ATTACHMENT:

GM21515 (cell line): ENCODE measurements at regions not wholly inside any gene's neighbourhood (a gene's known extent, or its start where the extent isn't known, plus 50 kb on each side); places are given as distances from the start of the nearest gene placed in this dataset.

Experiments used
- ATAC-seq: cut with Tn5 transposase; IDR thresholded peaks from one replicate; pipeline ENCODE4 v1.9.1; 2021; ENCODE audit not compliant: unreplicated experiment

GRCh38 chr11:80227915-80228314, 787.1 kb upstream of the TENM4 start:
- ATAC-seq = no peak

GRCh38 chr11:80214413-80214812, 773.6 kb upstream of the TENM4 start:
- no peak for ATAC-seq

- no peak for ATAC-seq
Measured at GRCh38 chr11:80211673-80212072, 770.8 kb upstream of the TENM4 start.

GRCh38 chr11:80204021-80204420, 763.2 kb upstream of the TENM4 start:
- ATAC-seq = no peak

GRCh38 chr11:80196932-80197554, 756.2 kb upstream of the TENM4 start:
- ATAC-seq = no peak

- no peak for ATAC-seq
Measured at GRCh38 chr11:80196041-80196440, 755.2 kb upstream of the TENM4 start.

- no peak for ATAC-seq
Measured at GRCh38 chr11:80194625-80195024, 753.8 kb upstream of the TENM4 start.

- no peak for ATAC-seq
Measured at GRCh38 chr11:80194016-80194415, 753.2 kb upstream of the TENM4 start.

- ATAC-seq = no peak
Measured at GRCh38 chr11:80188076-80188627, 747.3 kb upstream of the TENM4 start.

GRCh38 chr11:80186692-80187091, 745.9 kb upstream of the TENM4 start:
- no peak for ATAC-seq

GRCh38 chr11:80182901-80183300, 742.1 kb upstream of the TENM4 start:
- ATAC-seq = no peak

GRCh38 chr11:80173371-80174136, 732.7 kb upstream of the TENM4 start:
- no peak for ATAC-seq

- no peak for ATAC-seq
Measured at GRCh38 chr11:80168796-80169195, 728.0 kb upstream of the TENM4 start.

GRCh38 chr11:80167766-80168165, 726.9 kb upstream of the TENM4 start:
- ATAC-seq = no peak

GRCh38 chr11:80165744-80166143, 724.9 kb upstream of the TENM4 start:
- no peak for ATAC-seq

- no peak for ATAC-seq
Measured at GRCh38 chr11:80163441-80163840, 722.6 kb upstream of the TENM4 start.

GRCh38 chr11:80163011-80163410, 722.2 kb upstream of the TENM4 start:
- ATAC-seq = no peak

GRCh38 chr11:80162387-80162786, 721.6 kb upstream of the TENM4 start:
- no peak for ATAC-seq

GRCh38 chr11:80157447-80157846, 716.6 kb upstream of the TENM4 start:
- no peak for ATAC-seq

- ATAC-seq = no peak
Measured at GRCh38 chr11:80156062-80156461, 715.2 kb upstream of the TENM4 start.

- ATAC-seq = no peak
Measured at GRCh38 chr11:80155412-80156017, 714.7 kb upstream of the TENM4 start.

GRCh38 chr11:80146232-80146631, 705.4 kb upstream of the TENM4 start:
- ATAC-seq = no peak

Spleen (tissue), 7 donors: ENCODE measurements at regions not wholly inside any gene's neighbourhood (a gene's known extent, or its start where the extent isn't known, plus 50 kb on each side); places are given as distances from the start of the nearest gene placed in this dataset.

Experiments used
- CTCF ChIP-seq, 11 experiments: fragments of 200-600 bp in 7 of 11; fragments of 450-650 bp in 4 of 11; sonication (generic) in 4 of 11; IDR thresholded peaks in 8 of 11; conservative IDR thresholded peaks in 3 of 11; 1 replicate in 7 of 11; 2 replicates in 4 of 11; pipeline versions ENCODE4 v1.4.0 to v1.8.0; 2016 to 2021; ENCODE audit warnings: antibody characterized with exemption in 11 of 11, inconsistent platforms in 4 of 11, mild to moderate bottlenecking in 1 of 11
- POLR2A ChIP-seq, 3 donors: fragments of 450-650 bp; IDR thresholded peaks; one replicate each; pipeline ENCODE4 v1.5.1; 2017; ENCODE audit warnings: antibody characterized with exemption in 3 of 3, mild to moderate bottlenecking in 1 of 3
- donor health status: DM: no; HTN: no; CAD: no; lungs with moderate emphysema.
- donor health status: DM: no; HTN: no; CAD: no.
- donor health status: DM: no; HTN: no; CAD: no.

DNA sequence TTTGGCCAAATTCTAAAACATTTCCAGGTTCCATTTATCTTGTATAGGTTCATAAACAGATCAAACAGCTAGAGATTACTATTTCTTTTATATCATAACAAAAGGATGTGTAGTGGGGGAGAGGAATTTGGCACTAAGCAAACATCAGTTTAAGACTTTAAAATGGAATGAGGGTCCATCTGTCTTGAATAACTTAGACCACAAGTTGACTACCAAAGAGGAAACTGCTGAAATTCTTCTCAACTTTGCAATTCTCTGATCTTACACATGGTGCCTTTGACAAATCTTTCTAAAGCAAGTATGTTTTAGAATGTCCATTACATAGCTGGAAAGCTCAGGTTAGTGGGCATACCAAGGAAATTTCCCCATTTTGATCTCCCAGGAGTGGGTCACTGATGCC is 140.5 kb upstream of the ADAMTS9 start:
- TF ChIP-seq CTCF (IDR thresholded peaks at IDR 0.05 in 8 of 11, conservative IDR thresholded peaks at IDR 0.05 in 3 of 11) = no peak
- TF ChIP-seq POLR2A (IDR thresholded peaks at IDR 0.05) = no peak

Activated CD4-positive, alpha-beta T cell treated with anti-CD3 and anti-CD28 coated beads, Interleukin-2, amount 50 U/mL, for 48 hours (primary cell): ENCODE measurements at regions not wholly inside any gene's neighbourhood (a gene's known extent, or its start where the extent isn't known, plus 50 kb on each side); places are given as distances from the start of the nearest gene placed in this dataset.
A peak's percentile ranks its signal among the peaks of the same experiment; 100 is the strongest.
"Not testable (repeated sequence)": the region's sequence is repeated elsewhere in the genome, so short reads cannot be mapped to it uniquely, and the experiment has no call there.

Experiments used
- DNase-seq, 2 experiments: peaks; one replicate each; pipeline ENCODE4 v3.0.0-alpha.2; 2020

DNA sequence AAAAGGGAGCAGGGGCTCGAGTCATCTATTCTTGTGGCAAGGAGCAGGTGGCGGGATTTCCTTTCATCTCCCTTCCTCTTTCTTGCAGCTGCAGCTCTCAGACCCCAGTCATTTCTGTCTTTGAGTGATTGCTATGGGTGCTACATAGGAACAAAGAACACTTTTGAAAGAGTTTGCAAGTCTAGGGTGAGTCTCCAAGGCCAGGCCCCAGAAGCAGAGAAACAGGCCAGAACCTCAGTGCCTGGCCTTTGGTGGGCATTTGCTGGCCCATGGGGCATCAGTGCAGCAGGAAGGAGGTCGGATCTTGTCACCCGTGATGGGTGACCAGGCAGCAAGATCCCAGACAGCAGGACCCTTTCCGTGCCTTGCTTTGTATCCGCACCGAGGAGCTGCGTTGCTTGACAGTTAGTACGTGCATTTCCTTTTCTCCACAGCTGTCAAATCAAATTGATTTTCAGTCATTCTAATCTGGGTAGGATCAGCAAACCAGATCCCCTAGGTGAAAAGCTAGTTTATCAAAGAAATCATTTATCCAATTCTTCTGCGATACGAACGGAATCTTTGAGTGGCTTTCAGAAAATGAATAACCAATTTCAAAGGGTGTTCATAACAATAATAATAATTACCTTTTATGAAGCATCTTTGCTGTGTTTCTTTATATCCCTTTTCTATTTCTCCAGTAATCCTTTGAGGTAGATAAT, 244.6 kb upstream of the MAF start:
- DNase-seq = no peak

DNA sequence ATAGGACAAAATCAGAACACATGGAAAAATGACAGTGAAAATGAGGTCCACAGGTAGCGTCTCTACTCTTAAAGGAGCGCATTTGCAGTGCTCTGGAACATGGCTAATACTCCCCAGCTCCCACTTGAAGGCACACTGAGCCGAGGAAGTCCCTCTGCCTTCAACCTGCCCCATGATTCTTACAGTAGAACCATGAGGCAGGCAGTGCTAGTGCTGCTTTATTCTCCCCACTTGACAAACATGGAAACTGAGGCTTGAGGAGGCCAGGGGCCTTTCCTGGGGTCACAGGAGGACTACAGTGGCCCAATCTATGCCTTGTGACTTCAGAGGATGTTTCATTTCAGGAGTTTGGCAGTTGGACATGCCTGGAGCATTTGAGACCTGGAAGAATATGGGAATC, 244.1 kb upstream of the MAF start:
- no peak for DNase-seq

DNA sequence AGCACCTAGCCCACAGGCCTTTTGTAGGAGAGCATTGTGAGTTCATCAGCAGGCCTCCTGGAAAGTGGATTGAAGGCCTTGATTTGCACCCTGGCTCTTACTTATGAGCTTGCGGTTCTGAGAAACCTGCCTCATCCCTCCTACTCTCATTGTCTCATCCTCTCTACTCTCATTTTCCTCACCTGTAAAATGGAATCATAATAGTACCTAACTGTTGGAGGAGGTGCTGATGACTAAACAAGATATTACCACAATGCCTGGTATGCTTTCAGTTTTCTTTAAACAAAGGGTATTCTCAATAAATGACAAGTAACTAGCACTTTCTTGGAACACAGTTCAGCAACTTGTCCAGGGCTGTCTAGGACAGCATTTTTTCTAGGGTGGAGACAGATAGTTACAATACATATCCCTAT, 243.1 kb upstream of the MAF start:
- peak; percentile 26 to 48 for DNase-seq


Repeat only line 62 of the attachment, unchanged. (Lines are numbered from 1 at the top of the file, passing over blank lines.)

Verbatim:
- DNase-seq, 2 experiments: peaks; one replicate each; pipeline ENCODE4 v3.0.0-alpha.2; 2020